Oh yes. It was on-board an Italian ship called the Flotta Lauro and it took three weeks to sail to Genoa in Italy, and from there we took the train all the way to Victoria Station in London. I left Singapore on the 8th of April 1962 so I must have arrived here just before my 18th birthday.
You met some interesting characters on the journey?
Yes, there was a French man who was an artist and he gave me this illustration that I’ve kept to this day of a town scene he’d painted from memory. I had a great time meeting all these interesting people who were all traveling back to Europe from Australia.
Arriving in London must have been quite an experience?
Oh my goodness, yes! When I walked out into the station I thought people were flying they were moving so fast! There were people everywhere just zooming past me and I didn’t know where I was going so it was completely overwhelming to start with. Ling-Li had booked us into a youth hostel for the first few weeks until we were able to find a house to rent. It turns out that she had influenced a few other students to make the journey from Singapore so we were all together.
Ling-Li wanted me to study English as well as mathematics and art as O-levels. Once I’d passed these, the original plan was for me to return home but obviously that didn’t happen after I met Thomas William Chantrell!
How did that come about?
Well Ling-Li had encouraged me to join an evening class for art and I went along. I was working at a restaurant on Argyle Street called Jolly and after work I’d go straight to the class. After a few classes I began to notice this gentleman who stood out in the class. I quickly realised that he knew what he was doing and I thought I’d better start watching him!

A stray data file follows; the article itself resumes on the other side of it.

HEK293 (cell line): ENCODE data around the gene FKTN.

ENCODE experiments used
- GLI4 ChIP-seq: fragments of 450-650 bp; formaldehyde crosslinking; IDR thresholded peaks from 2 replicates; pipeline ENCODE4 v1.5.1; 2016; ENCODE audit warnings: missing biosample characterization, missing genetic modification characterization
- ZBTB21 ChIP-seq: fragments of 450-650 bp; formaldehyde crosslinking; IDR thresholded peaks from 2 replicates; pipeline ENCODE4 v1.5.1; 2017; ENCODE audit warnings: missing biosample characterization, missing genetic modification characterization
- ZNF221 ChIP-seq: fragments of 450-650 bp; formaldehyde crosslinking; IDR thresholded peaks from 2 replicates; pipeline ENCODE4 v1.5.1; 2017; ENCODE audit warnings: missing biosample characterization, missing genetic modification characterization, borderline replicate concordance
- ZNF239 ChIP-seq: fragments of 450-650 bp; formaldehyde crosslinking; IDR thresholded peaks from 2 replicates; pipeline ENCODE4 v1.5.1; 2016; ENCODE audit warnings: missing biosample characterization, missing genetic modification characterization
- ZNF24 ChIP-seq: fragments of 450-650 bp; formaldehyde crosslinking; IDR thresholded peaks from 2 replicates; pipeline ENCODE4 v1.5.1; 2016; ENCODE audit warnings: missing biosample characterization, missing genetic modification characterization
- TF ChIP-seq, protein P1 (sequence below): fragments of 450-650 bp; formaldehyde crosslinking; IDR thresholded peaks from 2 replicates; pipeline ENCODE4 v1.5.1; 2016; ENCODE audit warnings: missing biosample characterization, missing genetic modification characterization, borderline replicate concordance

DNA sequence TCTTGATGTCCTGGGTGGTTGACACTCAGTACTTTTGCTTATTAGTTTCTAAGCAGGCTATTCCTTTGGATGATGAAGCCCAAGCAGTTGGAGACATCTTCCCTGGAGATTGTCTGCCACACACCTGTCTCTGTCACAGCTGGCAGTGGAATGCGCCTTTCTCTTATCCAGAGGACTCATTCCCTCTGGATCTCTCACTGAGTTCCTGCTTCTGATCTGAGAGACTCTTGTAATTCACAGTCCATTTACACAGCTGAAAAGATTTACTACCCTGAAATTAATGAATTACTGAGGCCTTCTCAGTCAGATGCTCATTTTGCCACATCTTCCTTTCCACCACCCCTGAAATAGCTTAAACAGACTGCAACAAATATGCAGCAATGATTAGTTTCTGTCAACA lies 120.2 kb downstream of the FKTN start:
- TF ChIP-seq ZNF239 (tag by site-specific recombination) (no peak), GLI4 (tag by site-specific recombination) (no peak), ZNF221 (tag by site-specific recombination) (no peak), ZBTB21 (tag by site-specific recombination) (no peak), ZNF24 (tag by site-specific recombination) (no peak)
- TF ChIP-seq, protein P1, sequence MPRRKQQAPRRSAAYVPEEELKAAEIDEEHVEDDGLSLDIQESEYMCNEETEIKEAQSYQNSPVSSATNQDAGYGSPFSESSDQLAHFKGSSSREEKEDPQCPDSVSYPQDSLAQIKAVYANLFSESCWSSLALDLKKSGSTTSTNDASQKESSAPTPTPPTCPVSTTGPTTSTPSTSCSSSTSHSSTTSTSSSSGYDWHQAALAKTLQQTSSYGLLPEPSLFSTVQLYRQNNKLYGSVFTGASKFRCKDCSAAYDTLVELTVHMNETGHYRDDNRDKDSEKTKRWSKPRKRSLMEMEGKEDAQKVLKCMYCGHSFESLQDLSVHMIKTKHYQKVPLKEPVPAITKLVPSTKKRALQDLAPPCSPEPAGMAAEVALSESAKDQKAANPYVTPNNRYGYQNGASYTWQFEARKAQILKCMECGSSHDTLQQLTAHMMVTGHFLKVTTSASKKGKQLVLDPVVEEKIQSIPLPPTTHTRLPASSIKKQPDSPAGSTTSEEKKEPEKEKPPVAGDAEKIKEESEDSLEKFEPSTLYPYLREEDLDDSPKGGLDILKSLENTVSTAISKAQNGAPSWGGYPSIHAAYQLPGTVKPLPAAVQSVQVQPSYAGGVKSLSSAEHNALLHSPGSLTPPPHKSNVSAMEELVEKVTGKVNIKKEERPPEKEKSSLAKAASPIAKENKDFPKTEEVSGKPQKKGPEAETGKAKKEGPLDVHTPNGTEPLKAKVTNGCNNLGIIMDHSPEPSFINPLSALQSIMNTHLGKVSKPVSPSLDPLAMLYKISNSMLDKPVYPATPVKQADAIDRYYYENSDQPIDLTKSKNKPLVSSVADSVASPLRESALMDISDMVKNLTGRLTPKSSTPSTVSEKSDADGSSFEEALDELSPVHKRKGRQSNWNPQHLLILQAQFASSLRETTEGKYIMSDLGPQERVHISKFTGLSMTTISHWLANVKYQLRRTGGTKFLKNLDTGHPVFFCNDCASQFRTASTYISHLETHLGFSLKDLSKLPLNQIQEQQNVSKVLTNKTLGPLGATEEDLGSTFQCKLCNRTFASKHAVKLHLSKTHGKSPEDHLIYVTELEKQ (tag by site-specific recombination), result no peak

So that’s how you struck up a friendship?
Yes, I think we were both curious about each other but at that time I couldn’t even speak English so it wasn’t like we could have long conversations. We started getting along anyway. I remember that the class was on a break over the Christmas period and when we started again in January he asked ‘Did you miss me?’ I didn’t understand what he meant so I just nodded politely and later that evening I checked my English/Chinese dictionary. It was only then I understood that he was asking if I’d been thinking about him.
When he told me what he did for a living and showed me some of his posters that were pasted up on the underground, I was in complete awe and couldn’t believe that an artist like him would want to even speak to a nobody like me!
We started to go for coffees after class and I just thought he was a nice friend. At a certain point Tom had managed to arrange a job for me working at Warner Bros where I was splicing and repairing film. It was in an office near to the Berwick Street market and at lunchtime all the ladies who worked in that department would go shopping and then return to the office to compare the food they’d bought on the market. I still couldn’t understand a lot of English but I used to listen to them yapping away about their ‘nice cuts of meat’!
Your English must have been improving every day?
Well it was getting better but was still not quite good enough so I was attending evening classes to study it further. I got a job working in a branch of Littlewoods that was directly below the offices of Allardyce Palmer where Tom was the creative director. We often used to meet up at lunch so I wasn’t just seeing him during the art classes. I remember it being quite a big deal to get a job at Littlewoods and I even had to take a test to prove I was up to it.